KWCW bewitches national audience


KWCW, Whitman’s own radio station, is a top listening choice of many Whitman students looking for eclectic, popular and nerdy music and a way to support their friends who DJ. It comes as a surprise to many however, to learn that KWCW not only supports community member stations, but that its scope reaches listeners as far as Alaska, New York City and England.

According to community member DJ Laura Hall, her show “Acousticity” has followers in other small towns in Washington, as well as a few in Ohio and one in England.

When asked about the ability to entertain Whitman students and worldwide listeners alike, Hall commented, “I try to keep the music interesting for all ages and include younger artists who would appeal to the college crowd as well.”

The extended listenership of KWCW is echoed across the board. Family and friends of student DJs listen from across the country, and many shows, student and otherwise, are contacted by more obscure artists who want to promote their music. All of the shows are also available to listen to on the KWCW website (, and many online listeners tune in from outside the area.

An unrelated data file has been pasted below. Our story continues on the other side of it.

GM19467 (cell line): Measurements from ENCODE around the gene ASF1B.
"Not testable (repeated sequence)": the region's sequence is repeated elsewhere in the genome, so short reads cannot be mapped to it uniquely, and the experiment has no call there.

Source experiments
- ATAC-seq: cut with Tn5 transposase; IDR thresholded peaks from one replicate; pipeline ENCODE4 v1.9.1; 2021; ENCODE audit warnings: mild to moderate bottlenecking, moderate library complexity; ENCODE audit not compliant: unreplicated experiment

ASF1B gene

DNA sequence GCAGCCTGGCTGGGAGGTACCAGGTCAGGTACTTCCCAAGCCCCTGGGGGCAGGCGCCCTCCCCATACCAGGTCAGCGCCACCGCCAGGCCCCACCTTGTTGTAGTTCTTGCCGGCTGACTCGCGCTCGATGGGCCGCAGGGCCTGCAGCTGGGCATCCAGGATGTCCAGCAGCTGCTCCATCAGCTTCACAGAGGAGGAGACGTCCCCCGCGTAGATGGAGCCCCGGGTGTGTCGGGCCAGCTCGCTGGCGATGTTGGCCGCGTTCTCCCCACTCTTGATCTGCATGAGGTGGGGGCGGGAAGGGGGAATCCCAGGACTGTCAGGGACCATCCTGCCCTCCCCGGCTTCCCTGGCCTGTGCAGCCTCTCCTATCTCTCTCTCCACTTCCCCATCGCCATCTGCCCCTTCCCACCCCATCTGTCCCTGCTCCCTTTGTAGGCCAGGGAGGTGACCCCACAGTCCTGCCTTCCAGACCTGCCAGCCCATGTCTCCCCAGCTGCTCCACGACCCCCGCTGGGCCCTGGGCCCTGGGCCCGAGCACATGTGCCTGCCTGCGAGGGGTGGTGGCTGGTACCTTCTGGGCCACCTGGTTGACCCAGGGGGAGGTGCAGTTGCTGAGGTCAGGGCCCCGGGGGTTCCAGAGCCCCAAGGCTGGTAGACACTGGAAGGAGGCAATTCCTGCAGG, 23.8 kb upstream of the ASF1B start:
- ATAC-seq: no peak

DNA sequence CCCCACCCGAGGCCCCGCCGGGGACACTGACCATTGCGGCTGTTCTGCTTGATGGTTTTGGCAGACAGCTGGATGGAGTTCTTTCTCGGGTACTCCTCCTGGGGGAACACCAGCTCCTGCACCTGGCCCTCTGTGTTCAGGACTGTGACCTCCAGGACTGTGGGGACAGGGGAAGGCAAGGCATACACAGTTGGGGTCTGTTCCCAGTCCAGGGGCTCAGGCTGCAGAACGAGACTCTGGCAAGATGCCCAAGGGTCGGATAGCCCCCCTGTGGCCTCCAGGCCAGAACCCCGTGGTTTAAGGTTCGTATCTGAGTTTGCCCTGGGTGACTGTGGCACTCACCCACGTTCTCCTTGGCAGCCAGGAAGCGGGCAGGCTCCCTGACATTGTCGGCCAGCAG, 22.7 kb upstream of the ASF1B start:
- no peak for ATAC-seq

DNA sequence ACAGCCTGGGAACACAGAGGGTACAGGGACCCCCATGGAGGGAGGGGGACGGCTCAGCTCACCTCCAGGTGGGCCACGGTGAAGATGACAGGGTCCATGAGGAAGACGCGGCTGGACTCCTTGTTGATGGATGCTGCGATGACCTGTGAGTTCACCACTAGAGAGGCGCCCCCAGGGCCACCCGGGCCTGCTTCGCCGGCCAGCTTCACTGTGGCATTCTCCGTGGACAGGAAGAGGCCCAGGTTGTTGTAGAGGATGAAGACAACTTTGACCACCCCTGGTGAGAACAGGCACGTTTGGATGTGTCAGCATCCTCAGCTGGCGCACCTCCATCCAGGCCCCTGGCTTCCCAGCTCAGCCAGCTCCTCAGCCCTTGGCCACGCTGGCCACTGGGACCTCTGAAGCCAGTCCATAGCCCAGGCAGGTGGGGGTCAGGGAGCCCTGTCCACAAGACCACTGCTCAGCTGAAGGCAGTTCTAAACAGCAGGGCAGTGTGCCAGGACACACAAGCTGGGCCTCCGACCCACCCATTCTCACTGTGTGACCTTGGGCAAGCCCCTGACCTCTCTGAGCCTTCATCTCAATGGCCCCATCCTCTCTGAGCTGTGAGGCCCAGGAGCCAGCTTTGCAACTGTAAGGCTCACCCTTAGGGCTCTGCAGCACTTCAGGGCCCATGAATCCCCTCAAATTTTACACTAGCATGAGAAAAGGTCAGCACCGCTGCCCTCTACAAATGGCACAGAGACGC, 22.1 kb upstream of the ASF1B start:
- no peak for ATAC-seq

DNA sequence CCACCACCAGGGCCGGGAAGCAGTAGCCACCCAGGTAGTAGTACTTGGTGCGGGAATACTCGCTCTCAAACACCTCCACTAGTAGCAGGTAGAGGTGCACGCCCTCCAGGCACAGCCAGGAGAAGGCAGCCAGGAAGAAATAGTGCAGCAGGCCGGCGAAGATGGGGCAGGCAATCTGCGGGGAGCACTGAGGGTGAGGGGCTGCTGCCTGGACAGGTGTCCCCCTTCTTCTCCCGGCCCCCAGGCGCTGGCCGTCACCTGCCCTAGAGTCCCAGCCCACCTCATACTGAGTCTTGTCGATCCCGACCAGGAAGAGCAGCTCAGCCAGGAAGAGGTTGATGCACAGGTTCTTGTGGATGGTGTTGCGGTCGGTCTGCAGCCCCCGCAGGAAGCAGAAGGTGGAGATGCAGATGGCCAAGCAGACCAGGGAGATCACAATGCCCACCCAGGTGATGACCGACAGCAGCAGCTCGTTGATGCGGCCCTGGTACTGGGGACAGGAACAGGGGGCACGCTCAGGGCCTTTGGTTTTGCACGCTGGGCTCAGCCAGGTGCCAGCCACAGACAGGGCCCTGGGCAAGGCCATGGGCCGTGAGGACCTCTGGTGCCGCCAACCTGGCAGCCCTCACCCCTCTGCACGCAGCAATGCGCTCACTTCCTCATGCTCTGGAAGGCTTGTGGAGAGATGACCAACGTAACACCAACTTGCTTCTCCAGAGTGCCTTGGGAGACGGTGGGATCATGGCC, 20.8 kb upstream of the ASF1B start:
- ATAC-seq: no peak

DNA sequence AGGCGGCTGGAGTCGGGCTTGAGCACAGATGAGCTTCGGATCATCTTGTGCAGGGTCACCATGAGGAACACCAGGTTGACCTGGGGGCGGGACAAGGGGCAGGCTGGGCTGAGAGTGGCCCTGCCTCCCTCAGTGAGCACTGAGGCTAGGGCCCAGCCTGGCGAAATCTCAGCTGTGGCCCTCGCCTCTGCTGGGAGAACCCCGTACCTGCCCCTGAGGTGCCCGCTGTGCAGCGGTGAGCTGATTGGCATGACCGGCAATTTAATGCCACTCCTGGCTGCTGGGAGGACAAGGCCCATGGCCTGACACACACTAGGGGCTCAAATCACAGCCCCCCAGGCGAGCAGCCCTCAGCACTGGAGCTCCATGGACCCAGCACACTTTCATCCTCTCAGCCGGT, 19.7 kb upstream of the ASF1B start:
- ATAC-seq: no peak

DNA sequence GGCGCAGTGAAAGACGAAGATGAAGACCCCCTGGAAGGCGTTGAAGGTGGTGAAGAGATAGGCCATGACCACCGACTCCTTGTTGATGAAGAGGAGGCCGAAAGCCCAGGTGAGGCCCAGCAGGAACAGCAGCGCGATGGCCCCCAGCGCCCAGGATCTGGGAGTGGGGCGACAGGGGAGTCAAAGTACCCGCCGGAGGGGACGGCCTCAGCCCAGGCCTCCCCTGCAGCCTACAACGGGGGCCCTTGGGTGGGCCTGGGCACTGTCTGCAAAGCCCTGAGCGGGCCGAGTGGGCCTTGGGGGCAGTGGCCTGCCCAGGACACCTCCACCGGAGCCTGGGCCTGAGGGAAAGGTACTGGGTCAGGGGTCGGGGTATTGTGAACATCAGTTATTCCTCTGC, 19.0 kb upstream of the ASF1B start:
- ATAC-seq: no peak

“The Witching Hour,” playing on KWCW Mondays from five to seven, puts a weekly podcast on iTunes and had 1300 downloads this past August.

“It started out as wanting our friends in other states to be able to listen to the show,” said Sara Rasmussen ’12 of “The Witching Hour.” “Now we have people who follow it online.” The ladies of “The Witching Hour” have had artists contact them about the show, a fact that Rasmussen attributes to the nature of wizard rock.

“Our online fans are lovely, and they are devoted. We’ve had [artists] contact us, some more popular, [others] that we don’t play that much,” said Witching Hour co-host Mehera Nori ’12.

The nature of wizard rock is fan-based and not necessarily on a true professional level. It is for the most part very low-key, so artists who contact them aren’t really celebrities as much as they are very excited fans who want to share their passion.

In addition, “The Witching Hour” is responsible for bringing Harry and the Potters to campus on Saturday, Oct. 29. The hosts said that the process was easy and was not intimidating, even when working with the first and foremost wizard rock band.

“We interviewed them at one of their concerts this summer and then asked them if they would be interested in coming to Whitman,” said Rasmussen. After emailing back and forth throughout the summer, “The Witching Hour,” in conjunction with Carissa Wagner ’12 (WEB Music Director) and Daria Reaven ’12 (KWCW General Manager), succeeded in arranging for Harry and the Potters to play on campus.

Reaching out beyond the Whitman bubble can be intimidating, but for KWCW it may help to promote and broaden the scope of the station.

“It would be awesome if people could find a way to do that,” said Claire Johnson ’14, another Witching Hour host. “Anything that would be creative would be cool. Podcasting is one thing. It’s possible, definitely.”